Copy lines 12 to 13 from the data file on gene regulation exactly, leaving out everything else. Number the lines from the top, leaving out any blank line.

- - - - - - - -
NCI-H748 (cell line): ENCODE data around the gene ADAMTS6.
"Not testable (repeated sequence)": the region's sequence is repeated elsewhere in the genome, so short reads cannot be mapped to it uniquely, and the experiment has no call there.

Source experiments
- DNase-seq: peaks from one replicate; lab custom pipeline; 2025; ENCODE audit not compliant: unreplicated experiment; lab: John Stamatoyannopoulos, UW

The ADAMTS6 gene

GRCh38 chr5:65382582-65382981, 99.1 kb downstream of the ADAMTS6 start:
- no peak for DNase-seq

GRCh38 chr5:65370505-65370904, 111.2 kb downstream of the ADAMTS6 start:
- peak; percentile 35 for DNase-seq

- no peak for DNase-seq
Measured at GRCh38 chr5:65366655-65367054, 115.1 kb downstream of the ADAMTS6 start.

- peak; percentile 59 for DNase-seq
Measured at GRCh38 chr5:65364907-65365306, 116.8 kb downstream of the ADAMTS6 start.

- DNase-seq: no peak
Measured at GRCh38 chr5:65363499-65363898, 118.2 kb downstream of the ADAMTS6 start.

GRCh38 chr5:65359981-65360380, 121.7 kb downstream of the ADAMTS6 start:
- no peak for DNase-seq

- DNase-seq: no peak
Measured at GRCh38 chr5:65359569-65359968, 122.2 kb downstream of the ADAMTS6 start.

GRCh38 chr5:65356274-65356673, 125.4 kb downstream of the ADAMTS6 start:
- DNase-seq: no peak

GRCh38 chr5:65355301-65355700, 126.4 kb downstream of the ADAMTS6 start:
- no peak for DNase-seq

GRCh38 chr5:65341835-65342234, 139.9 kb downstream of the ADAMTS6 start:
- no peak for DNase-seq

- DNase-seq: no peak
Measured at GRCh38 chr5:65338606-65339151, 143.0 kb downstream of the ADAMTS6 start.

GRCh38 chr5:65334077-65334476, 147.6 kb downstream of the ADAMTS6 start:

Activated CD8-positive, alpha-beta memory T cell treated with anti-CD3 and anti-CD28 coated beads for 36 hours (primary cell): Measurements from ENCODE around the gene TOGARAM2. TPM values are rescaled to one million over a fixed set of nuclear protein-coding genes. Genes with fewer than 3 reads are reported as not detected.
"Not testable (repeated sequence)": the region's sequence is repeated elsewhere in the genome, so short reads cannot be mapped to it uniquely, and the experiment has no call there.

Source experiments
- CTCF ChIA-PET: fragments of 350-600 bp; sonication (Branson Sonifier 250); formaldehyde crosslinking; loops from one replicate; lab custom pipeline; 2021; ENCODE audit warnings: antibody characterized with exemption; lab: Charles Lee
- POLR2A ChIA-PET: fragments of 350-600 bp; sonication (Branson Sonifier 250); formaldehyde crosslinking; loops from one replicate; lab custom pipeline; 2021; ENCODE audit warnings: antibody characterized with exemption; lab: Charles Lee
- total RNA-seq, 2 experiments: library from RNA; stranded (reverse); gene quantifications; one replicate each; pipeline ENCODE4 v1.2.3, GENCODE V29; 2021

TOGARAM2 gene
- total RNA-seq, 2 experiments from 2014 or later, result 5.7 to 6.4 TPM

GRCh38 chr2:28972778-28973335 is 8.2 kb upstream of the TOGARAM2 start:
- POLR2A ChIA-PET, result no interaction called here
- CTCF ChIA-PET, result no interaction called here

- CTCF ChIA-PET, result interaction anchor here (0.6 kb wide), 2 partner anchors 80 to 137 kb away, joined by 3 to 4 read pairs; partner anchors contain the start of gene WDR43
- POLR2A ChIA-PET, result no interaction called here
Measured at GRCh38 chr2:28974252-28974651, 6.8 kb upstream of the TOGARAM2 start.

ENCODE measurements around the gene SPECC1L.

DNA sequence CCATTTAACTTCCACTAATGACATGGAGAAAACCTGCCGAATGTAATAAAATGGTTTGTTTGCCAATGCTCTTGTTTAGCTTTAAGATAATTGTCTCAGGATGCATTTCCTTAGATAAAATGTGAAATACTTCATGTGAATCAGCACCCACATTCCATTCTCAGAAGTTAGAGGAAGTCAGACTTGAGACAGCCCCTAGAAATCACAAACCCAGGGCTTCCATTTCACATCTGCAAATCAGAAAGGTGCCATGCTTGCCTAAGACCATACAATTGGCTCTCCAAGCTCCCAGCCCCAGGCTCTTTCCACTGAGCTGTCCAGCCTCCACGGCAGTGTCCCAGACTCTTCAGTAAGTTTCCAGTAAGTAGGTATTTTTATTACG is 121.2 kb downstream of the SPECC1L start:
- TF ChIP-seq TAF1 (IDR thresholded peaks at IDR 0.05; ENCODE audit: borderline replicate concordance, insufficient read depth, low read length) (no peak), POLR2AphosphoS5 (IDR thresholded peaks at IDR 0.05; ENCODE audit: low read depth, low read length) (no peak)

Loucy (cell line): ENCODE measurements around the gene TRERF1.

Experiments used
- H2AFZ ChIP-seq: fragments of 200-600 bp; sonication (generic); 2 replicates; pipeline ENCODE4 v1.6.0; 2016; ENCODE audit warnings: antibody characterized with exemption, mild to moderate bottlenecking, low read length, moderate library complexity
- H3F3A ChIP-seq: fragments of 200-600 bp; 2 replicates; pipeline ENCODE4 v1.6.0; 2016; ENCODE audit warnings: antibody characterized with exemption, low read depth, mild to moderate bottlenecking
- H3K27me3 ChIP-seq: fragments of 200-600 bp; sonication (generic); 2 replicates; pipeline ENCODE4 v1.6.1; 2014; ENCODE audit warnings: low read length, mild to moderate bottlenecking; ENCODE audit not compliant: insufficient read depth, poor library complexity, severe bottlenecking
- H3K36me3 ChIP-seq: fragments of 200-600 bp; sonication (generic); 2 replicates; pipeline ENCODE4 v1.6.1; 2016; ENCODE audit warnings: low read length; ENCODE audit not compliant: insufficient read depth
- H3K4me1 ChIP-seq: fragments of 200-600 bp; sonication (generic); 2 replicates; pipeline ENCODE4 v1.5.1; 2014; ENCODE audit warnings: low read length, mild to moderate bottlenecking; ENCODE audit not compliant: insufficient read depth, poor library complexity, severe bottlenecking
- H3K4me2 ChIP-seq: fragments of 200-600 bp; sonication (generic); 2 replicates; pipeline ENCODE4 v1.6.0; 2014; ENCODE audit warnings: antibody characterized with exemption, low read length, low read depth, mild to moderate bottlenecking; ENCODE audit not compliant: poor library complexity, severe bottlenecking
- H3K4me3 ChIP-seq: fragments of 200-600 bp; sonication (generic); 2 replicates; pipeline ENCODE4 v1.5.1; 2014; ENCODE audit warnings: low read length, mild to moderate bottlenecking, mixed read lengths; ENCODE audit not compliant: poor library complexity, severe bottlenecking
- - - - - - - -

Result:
- peak; percentile 59 for DNase-seq
Measured at GRCh38 chr5:65364907-65365306, 116.8 kb downstream of the ADAMTS6 start.